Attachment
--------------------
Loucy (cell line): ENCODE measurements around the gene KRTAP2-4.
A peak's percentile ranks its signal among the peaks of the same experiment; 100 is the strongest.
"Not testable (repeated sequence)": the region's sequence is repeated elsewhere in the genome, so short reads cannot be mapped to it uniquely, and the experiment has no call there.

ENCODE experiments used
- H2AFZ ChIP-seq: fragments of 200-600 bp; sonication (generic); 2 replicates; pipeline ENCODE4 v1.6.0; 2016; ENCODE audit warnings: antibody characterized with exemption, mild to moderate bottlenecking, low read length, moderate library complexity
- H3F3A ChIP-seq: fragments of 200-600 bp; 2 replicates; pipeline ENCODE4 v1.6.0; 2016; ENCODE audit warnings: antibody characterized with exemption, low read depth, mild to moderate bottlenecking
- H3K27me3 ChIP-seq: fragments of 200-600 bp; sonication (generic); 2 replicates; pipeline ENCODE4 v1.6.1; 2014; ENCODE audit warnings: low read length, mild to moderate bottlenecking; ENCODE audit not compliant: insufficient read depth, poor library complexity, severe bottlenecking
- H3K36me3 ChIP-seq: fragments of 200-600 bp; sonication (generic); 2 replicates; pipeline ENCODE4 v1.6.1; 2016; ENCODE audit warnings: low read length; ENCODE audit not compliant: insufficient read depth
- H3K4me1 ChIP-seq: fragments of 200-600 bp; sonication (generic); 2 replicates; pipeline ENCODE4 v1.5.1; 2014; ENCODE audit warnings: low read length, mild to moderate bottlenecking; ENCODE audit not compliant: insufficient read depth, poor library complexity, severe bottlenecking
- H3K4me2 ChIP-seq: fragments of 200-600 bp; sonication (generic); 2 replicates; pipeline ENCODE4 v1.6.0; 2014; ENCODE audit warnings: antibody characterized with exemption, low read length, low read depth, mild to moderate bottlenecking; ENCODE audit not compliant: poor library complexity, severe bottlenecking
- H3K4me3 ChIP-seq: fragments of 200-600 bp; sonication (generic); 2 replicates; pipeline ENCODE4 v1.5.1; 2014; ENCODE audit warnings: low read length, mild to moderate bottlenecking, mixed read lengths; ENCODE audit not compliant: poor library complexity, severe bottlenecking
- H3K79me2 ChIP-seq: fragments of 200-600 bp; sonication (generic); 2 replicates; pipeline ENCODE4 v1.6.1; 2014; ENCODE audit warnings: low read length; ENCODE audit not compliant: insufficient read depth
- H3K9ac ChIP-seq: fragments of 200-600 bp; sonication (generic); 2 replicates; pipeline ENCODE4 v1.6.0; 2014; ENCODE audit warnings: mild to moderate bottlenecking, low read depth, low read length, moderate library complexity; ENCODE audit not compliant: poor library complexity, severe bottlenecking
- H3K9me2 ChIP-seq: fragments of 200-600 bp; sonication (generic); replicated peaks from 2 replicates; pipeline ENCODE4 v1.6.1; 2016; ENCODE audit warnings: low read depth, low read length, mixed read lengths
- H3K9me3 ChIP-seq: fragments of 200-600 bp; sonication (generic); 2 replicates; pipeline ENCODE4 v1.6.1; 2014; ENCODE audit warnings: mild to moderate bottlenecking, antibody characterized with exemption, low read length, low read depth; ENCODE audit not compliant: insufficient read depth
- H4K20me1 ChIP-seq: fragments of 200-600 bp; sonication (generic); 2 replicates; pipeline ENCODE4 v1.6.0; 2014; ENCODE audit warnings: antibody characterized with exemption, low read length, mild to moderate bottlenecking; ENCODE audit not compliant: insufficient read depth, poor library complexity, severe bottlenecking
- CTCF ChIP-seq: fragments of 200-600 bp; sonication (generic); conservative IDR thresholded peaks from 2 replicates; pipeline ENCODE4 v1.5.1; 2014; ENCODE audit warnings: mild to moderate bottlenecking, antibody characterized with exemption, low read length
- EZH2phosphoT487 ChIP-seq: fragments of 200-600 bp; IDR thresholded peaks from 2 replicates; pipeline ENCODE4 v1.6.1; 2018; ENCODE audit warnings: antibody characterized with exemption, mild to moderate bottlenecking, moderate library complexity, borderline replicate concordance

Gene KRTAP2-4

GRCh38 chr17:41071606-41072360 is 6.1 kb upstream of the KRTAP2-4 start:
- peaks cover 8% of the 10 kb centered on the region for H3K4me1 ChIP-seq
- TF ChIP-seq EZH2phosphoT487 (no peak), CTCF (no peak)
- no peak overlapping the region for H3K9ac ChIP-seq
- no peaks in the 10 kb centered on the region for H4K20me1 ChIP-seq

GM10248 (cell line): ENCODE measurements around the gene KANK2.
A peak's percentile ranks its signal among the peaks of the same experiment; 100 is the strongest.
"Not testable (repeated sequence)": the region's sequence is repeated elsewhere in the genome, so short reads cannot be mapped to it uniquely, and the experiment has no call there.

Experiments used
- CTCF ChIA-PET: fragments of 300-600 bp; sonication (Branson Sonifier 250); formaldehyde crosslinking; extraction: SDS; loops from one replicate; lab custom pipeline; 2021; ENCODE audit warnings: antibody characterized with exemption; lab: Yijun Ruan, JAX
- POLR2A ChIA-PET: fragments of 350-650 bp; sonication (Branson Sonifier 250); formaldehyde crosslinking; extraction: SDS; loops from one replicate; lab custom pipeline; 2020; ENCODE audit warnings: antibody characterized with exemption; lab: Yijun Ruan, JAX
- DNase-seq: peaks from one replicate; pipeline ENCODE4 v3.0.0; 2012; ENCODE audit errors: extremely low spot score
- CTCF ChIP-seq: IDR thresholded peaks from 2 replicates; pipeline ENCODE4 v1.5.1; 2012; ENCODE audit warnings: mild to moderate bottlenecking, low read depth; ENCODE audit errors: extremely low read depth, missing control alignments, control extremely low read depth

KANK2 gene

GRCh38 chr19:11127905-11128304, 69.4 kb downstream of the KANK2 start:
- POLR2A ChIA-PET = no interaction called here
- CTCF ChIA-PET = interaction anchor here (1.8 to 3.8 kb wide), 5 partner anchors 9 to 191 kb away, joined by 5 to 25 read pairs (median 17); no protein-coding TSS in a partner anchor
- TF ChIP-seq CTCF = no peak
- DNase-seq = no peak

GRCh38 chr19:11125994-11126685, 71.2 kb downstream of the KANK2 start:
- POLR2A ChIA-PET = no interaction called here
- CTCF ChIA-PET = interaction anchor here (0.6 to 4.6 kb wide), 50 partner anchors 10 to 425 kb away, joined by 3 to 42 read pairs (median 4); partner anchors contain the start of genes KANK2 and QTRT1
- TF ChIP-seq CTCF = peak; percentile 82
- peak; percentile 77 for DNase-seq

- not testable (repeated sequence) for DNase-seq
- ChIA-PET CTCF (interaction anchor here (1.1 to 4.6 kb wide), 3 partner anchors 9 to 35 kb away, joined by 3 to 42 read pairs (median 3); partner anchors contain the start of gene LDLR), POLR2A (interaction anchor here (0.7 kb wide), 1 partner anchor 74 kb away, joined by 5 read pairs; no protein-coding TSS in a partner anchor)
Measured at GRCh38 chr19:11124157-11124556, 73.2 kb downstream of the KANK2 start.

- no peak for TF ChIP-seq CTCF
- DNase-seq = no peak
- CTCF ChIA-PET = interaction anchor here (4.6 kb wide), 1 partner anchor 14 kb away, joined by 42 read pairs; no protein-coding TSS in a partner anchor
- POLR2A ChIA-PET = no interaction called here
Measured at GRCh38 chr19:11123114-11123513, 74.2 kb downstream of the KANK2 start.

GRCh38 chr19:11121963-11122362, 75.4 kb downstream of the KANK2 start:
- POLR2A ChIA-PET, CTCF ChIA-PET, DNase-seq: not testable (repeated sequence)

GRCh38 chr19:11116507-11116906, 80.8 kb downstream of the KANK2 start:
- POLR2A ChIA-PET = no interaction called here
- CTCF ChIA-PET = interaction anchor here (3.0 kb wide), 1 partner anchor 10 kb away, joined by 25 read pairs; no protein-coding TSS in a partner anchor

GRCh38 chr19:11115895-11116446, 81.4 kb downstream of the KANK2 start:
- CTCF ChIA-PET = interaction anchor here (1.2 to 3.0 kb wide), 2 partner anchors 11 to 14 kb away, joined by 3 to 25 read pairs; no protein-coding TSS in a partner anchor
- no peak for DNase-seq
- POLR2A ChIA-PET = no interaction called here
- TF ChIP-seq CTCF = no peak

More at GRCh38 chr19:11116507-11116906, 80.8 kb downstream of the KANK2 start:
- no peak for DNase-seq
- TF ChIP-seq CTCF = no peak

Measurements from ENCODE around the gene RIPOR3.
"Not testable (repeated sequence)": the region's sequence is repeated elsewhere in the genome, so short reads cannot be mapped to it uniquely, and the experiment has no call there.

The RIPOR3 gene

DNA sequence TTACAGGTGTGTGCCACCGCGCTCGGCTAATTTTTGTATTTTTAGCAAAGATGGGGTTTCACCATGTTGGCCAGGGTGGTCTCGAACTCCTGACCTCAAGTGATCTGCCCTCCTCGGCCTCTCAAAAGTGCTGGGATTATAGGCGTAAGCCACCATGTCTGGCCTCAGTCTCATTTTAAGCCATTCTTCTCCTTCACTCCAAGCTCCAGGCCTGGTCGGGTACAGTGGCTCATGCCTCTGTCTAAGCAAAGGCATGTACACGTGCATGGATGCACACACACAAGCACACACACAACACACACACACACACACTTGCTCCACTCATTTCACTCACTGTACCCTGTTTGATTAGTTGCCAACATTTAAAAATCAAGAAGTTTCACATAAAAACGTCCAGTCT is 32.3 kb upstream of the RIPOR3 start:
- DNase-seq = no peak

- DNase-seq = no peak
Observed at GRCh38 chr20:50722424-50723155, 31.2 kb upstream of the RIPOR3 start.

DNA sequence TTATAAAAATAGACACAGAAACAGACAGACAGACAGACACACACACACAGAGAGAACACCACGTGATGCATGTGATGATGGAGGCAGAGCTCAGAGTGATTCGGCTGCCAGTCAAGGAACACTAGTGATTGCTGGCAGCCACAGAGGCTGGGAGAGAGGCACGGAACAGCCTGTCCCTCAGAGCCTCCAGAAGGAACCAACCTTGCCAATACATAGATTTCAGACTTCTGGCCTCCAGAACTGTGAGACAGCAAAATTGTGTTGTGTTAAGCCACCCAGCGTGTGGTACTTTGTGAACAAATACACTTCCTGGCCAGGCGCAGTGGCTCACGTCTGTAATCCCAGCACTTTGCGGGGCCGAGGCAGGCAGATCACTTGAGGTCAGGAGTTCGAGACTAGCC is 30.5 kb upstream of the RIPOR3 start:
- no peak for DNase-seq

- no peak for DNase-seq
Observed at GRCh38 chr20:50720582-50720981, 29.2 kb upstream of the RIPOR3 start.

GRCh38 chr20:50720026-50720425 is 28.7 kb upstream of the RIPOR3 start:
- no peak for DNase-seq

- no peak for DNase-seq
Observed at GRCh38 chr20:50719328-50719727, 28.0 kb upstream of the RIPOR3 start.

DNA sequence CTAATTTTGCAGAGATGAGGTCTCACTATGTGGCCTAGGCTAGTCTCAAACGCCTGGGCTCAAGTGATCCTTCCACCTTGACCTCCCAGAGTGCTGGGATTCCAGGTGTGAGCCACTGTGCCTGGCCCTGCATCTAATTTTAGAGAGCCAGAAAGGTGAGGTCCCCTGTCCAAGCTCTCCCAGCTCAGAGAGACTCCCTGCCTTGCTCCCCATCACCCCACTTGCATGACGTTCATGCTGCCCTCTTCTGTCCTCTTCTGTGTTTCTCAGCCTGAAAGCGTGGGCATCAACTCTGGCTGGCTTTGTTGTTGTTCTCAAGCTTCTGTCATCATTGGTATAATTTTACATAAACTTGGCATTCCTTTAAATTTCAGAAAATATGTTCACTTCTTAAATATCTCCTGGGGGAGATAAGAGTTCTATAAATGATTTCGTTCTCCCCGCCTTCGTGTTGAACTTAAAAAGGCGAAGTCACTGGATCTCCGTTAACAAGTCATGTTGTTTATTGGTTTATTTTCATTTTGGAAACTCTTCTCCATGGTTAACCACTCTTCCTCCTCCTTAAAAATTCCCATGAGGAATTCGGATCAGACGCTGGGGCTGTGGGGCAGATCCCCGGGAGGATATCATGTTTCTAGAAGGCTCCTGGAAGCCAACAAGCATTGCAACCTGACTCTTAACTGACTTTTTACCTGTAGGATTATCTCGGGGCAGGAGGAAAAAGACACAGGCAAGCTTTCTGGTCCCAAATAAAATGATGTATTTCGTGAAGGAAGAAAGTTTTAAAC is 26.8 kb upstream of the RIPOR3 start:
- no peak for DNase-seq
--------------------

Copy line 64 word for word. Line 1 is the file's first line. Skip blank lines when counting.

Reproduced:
- TF ChIP-seq CTCF = no peak